ISFSI Hears Academy Prospects, Looks at Development of Instructors
Emphasis was on the development of instructors at the International Society of Fire Service Instructors Training Workshop and Fall Conference in Louisville Oct. 21-25.
A highlight of the conference was a talk by Fred Villella, Federal Emergency Management Agency (FEMA) associate director for training and education, who outlined the prospects of the National Fire Academy and then responded to questions from the audience for nearly an hour.
Declaring that the National Fire Academy “must be the center of excellence for the fire service of the country,” Villella pledged to work for a quality program at the academy.
He told the ISFSI that there are no major reductions in the academy budget, but he warned that there may be future budget cuts. However, he felt that FEMA Director Louis O. Giuffrida “has negotiated a pretty good settlement” with the budget people.
“Will they (the budget cuts) be significant? 1 don’t think so,” he said and added, “I think we’ll be OK.”
Summing up the situation, Villella pledged, “The only thing we can promise you … is to do the verv best job we can do.”
Villella urged the ISFSI members to provide input to National Fire Academy planning and declared, “Your input is as valuable as that of the guy sitting next to you.” In the question period after his formal talk, Villella again voiced the hope that fire service instructors will provide input.
“I mean that,” he declared and added, “We want you on the team with us. If you don’t like what we do, we want you to let us know.”
Villella said that the academy will emphasize train-the-trainer programs with handoff packages for local training. One of the objectives will be to move fire service training into the 21st century and make the best use of computer technology and even satellites. He also saw a need to do something jointly with emergency managers throughout the country, using the Emergency Management Institute—also located at Emmitsburg with the National Fire Academy—as a resource.
When asked whether the academy would expand its staff of permanent instructors, Villella commented that “your training must be contemporary” and in a fast-moving technological society, it is important to employ parttime instructors who can bring to the academy their experiences in the field to shore up experiences at the academy. He felt that the academy therefore would continue to hire part-time instructors as it has in the past.
Asked whether the emergency medical service programs would be expanded, Villella said he would try to do something for the program because he felt it would be a disservice to let it lapse.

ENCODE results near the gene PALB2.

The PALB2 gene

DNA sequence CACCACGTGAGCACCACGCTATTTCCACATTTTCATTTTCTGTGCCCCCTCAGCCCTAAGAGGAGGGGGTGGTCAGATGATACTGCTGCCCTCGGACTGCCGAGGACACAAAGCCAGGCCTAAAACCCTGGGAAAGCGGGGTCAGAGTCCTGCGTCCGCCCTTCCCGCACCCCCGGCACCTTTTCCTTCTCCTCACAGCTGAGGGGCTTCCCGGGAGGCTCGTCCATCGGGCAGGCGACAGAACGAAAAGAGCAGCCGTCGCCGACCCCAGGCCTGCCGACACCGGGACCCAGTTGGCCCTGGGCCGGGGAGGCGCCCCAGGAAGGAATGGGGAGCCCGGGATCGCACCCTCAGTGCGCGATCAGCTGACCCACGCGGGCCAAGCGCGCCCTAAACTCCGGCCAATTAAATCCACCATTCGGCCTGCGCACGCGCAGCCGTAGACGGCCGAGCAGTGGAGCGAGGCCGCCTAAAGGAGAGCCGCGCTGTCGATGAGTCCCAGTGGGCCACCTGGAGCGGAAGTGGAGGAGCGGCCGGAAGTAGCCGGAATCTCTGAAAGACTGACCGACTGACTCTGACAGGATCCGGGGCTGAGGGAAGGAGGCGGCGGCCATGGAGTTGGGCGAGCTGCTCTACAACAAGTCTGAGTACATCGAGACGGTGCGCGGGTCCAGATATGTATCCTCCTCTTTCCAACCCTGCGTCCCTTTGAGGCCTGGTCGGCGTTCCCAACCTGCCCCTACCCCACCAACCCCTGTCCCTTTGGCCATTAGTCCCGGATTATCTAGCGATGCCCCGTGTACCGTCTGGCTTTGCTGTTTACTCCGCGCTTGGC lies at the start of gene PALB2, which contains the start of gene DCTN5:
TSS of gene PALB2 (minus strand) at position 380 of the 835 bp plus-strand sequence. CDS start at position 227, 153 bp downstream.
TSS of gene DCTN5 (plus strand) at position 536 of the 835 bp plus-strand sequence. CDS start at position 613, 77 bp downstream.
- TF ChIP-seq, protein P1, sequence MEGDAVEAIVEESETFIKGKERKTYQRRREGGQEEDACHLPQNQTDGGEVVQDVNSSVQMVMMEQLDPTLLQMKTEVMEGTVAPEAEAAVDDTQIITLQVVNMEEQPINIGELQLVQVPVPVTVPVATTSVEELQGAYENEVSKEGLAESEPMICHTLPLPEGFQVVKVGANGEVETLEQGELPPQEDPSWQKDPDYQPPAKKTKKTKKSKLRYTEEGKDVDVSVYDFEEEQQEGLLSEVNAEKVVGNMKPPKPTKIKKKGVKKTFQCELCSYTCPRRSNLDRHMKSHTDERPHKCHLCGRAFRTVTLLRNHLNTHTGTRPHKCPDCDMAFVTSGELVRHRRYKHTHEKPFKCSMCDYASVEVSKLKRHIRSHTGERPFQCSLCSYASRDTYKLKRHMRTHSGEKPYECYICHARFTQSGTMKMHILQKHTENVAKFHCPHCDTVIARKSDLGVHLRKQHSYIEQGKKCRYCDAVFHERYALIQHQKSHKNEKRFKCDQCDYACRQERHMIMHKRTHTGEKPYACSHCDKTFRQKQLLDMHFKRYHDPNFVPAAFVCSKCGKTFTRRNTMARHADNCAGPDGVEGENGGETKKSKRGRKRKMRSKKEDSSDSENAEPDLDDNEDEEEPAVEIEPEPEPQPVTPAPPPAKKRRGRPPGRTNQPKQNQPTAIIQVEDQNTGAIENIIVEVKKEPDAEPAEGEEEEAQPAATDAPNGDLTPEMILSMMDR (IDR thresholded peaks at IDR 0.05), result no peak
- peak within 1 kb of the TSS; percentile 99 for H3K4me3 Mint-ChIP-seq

Another questioner asked whether the academy’s emphasis would be on major incidents or day-to-day challenges. Villella responded that fire protection management and fire protection techniques are two major emphases of the academy and will continue to be. He pointed out that the emphasis has not been on day-to-day training of fire fighters.
In response to a question about Canadians going to the National Fire Academy, he recalled that Canadians have already attended courses at the academy and he felt that “we’d be delighted” to have Canadians “share in our educational experience” in the future.
Another questioner wanted to know why the academy was not addressing the fact that the United States has the worst fire problem in the world. Villella replied that the present administration has inherited the current federal focus on fire education and this was what the fire service sought.
“I would agree if you said we need to do more better… I’m in a hurry, as you are in a hurry,” he commented.
The difficulties associated with the so-called problem student were pinned to instructors by Dr. Jack McElroy of the University of Kentucky. He told his audience of fire instructors that “we create our own problems many times” through a lack of planning, evaluation, organization and drilling.
McElroy urged instructors to “analyze yourselves and try to be better than you are. An instructor should know his subject thoroughly, have a sincere interest in training, be adept in both listening and non-verbal communication skills, and “accept people the way they are,” he advised.
Request rather than command because students resent commands, McElroy urged, adding that instructors should be fair as well as firm but friendly. He recommended stressing students’ good points before criticizing their deficiencies.
“Our actions and our appearance are more important many times than what we say,” McElroy commented.
Taking a look at the future, Joseph Bachtler of the Maryland Fire and Rescue Institute deplored the declining authority of fire training program managers. He charged that their authority has slowly passed to the hands of budget analysts.
“The budget should be a reflection of your plan—not the other way around,” Bachtler told the instructors.
The speaker charged that sometimes program managers are too busy playing the budget analysts’ game instead of planning for their own needs. He also saw a danger of professional standards boxing instructors and hampering those instructors who do an outstanding job but don’t quite fit into the boxes established by the standards.
Not ail bad
Bachtler saw the days of budget increases as a thing of the past, but he commented that this is not entirely bad because it forces instructors to examine their training programs. He declared that those heading training programs have to look at what they are doing and determine whether it is relevant to the operational world.